We supplied the wines for a smart and splendid charity event near Regent's Park last week, and were tasked with finding something different, delicious and if not dime a dozen, definitely not expensive either (our gratuitous alliteration, not theirs!).
Various tasty canapes were served throughout, and the wines would have to sit as easily with mini roast beef Yorkshire puds, smoked salmon roulades, chocolate profiteroles and a cheese board, among others. They also had to be quaffable enough on their ownsome.
And, of course, if they're coming from Red Squirrel Wine they would have to be a little bit different.
The wines to the right are what we came up with, a red and a white from Bodega Tapiz in Mendoza, Argentina. This is a modern, forward-thinking producer turning out approachable and superbly styled wines. Importantly for us, alongside the standard international varieties of Cabernet Sauvignon, Merlot, Sauvignon Blanc and Chardonnay, Tapiz is also making wines from Argentina's 'native' varieties (insofar as they've really planted roots there, if you'll excuse the pun).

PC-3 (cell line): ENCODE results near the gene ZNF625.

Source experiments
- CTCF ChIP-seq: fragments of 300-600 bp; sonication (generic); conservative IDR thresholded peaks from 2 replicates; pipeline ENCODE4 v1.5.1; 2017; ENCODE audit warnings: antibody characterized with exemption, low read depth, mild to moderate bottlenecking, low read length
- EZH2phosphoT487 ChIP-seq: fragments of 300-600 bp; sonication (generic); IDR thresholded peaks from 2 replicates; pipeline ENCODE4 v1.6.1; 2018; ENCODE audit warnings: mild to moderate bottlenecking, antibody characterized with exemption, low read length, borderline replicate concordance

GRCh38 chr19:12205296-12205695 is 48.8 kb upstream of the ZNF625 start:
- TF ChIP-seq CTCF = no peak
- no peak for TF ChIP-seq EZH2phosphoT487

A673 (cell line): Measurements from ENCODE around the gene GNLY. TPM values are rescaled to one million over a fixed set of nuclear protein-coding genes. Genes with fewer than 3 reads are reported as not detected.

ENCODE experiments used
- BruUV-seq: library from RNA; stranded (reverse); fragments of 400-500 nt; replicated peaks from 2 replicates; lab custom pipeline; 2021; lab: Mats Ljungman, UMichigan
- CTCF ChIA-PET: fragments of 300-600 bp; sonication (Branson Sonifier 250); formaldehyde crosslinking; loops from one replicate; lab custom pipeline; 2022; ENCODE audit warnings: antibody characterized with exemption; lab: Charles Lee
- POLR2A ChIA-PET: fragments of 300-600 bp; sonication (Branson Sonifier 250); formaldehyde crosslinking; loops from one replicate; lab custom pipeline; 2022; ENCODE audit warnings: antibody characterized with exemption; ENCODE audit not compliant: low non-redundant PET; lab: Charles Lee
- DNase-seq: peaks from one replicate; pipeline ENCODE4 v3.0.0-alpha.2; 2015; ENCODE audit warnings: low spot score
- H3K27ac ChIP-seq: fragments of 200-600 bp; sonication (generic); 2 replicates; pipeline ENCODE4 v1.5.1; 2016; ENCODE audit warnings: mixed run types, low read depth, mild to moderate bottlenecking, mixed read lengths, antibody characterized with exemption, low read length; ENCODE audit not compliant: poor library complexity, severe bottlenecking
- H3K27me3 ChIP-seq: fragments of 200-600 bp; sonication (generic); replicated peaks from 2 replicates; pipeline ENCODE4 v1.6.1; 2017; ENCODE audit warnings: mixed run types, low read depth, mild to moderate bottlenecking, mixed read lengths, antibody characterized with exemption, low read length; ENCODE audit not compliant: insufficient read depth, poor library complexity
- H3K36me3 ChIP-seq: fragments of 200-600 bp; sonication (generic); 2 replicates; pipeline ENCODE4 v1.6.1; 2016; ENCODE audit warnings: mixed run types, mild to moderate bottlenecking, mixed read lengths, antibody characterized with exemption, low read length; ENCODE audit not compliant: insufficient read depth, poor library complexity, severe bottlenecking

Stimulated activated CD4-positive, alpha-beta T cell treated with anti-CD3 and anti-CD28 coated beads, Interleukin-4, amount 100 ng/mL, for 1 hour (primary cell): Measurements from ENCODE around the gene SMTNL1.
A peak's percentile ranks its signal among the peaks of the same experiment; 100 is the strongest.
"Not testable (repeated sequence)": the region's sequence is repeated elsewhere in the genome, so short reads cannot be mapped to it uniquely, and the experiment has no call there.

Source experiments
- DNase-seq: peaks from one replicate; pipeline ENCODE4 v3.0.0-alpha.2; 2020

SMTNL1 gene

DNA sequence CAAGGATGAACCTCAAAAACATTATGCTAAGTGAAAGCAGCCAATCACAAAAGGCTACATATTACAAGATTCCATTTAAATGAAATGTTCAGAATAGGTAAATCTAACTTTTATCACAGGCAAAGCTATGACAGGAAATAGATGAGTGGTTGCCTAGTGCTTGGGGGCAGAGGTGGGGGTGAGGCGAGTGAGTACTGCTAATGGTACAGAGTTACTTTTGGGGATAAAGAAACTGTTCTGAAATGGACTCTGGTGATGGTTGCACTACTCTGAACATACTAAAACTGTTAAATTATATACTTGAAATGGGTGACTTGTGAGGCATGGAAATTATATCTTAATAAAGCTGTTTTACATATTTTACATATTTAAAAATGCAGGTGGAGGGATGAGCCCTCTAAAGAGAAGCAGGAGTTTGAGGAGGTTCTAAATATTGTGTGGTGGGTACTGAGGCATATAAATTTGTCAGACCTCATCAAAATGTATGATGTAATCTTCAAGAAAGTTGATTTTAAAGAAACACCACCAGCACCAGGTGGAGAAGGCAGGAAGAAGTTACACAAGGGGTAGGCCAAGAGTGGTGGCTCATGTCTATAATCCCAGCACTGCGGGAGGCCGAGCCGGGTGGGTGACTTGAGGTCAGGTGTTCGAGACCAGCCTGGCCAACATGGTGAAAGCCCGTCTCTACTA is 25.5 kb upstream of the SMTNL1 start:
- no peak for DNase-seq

Bonarda is one of Argentina's most widely grown red grapes. Like the better-known Malbec, Bonarda actually comes from Europe but is now firmly entrenched in Argentina. Its origins are unclear, though it is probably the same thing as Corbeau from the Savoie and Charbono, which you'll find in the United States. Yet it certainly isn't the same as the Bonarda from Piedmont.
We went for the Tapiz Bonarda because it is medium rather than full-bodied, not coating your mouth with tannin, has decent acidity, and enough broad and bright fruity flavour, as well as spicy notes, to cope with a wide range of food. Moreover, because this is quite an underappreciated grape, prices for Bonarda wines aren't too dear.
No one there had heard of Bonarda before, yet everyone loved it to bits.
We're more familiar of Torrontes, which you'll find cropping up in more adventurous pubs, bars and restaurants as an aromatic, fruity alternative to bog-standard New World Sauvignon.
Yet unlike Bonarda, Torrontes truly is unique to Argentina. You'll very occasionally come across a type of Torrontes in Spain but it isn't the same one. There's actually a gamut of slightly different Torrontes but let's not confuse the issue: the only one you're likely to come across is Torrontes Riojana (La Rioja in Argentina, not Spain).
Tapiz Torrontes was perfect for the occasion: sprightly acidity, excitingly smelly scents of flowers and citrus, and combining levity with enough oomph to hold its own against the foods coming out of the kitchen. We went through this wine like water.
[Both the Tapiz Bonarda and Torrentes will be popping up in our Red Squirrel Wine boxes in the near future.]